Electronic logbooks 'a good concept'
Mainfreight, the country's largest trucking company, says it wouldn't object if electronic logbooks were made compulsory for truck drivers.
Yesterday, Wellington trucking firm Mana Transport called for the change, saying some companies were falsifying paper logbooks that are designed to help police check whether drivers are taking all their legally required breaks.
The New Zealand Transport Agency (NZTA) said driver fatigue was recorded as a contributing factor in 104 crashes, 18 fatalities and 16 serious injuries involving trucks between 2009 and 2013.
Mainfreight transport division manager Carl George said electronic logbooks that could automatically alert drivers if they were due a break seemed "a good concept" and it planned to meet with one supplier in a couple of weeks.
The NZTA has approved four electronic logbooks for use in New Zealand, including one made by Auckland firm Eroad which Mana Transport will adopt for its fleet of 40 trucks, George said.
Mainfreight's initial meeting was with a different supplier.
George was confident Mainfreight drivers were complying with the rules under the existing paper-based system, but the company would just "get on with it" and implement electronic logging if the Government mandated that.
Existing rules require commercial drivers take a half-hour break after driving for 5.5 hours and to not drive for more than 13 hours in any 24-hour period. They must also take a 24-hour break after being on duty for 70 hours.
Mana Transport chief executive Tony Milham said there were "a lot of companies that are adhering to the rules, and there are some that aren't".
The Eroad system meant it was impossible to falsify records or make a mistake, he said.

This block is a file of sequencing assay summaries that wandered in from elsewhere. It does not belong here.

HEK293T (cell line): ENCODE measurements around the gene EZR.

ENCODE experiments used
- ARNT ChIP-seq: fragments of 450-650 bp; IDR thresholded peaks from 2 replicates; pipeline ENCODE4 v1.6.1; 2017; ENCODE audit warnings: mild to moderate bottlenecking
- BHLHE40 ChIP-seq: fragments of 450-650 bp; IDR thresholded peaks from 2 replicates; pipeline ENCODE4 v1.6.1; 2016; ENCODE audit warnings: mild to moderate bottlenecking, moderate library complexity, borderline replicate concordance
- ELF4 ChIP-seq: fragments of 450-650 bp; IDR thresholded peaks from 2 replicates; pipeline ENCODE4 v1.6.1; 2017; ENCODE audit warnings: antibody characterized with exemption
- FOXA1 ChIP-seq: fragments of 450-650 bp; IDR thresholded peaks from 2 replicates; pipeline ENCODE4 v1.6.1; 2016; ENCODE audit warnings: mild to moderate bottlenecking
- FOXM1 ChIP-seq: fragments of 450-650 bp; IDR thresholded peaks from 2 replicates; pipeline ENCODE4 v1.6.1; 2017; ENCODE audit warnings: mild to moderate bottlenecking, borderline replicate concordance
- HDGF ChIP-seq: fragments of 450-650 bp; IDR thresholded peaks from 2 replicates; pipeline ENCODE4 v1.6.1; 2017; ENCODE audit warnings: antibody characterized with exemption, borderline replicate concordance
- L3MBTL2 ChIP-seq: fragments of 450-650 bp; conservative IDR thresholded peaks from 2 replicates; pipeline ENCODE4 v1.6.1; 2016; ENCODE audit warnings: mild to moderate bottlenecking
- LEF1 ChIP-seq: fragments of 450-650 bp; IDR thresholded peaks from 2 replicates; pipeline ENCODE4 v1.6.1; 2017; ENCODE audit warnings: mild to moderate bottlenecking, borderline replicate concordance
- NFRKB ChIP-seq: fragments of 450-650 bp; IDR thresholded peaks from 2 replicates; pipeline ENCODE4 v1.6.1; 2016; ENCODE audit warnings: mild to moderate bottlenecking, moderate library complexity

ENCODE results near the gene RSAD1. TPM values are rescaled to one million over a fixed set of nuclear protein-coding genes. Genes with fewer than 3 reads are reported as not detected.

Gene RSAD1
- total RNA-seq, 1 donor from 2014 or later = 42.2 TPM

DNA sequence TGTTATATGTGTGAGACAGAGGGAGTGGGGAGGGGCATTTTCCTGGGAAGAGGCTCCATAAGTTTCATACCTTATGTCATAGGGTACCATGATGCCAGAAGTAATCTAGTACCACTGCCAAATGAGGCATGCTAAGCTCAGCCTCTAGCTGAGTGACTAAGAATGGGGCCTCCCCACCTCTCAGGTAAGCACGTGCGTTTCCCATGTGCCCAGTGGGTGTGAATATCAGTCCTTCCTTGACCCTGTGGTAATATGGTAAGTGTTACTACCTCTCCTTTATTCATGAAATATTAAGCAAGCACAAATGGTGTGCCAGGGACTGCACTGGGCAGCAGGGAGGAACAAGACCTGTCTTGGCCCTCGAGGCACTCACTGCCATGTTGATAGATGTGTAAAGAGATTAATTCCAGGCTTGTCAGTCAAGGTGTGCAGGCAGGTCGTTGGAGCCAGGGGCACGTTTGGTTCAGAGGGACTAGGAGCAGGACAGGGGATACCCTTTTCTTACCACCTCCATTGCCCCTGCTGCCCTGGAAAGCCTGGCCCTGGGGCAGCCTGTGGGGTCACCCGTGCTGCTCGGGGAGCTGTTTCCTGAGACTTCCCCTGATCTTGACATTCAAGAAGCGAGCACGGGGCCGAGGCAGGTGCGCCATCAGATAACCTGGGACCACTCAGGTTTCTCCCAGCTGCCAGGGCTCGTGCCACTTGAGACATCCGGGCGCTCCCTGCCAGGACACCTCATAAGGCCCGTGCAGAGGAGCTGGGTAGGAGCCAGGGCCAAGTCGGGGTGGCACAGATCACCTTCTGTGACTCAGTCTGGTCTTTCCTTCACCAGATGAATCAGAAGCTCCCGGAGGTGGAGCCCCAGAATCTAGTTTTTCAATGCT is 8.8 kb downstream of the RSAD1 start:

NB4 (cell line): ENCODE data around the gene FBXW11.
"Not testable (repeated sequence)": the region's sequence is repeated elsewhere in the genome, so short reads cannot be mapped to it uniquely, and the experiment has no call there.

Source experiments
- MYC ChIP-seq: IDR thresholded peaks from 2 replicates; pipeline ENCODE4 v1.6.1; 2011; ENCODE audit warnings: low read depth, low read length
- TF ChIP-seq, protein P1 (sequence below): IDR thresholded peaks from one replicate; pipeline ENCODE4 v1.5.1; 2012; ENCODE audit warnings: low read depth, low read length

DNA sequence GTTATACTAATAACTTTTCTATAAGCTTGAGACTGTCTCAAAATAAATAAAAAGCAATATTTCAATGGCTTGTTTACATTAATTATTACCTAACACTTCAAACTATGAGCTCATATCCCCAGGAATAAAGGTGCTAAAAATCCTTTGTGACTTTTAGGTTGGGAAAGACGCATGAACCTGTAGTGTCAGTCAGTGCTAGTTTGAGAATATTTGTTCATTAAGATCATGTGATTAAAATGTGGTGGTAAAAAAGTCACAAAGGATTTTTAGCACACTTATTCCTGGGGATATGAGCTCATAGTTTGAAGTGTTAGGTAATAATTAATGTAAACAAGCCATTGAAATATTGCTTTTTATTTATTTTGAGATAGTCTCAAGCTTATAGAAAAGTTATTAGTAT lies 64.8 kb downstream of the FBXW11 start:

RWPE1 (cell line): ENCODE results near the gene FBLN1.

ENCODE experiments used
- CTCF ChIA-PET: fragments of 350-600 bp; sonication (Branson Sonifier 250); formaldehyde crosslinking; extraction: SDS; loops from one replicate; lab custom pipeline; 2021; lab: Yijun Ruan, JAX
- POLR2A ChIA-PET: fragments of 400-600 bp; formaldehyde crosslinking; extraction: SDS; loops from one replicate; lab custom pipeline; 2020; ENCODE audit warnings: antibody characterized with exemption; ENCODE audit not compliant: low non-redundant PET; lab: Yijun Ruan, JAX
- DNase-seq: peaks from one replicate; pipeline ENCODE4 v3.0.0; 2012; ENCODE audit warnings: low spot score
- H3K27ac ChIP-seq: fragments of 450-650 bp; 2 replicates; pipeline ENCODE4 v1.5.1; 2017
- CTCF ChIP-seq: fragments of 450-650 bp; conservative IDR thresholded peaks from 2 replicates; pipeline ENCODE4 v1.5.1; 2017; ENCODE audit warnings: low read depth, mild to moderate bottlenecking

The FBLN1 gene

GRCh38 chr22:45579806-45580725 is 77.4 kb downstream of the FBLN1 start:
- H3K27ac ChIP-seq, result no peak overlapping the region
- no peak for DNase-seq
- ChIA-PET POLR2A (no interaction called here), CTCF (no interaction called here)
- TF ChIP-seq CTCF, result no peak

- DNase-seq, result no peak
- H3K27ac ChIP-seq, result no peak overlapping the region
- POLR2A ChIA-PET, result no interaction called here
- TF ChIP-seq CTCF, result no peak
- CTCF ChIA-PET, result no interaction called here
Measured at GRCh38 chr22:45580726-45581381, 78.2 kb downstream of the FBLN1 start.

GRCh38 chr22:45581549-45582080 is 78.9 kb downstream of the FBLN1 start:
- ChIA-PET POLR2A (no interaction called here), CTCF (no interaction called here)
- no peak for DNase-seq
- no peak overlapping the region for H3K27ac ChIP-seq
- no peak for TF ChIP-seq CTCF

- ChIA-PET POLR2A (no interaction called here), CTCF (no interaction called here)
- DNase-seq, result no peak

A spokeswoman for Transport Minister Gerry Brownlee said yesterday that were no plans to make electronic logbooks mandatory.
They will be compulsory in the United States from 2017 and NZTA spokesman Andy Knackstedt said a similar change was being discussed in Australia.
On Tuesday, coroner Christopher Devonport was unable to rule out fatigue as a possible contributor to the death of Napier man Piki Lewis Jones, who drove his truck through a barrier near Arthur's Pass in 2011 and plunged 30 metres into a riverbed. The inquest found Jones' paper logbook was not accurate at the time of his death.
Mana Transport's Milham said at least one of the approved products was just a straight replacement for paper logbooks.
He also believed the Eroad system would save Mana Transport money as it wouldn't need to buy paper logbooks costing $12 each and then archive them for years.
"I think we should be as safe and responsible as we possibly can be," he said.
Commercial drivers are allowed to be on duty for 70 hours before having a 24 hour break.
Within any 24-hour period, drivers are allowed to work 14 hours, so long as they have two half-hour breaks within that time.
Drivers cannot work continuously for more than 5.5 hours.
Trucking companies that break the rules can be fined up to $25,000.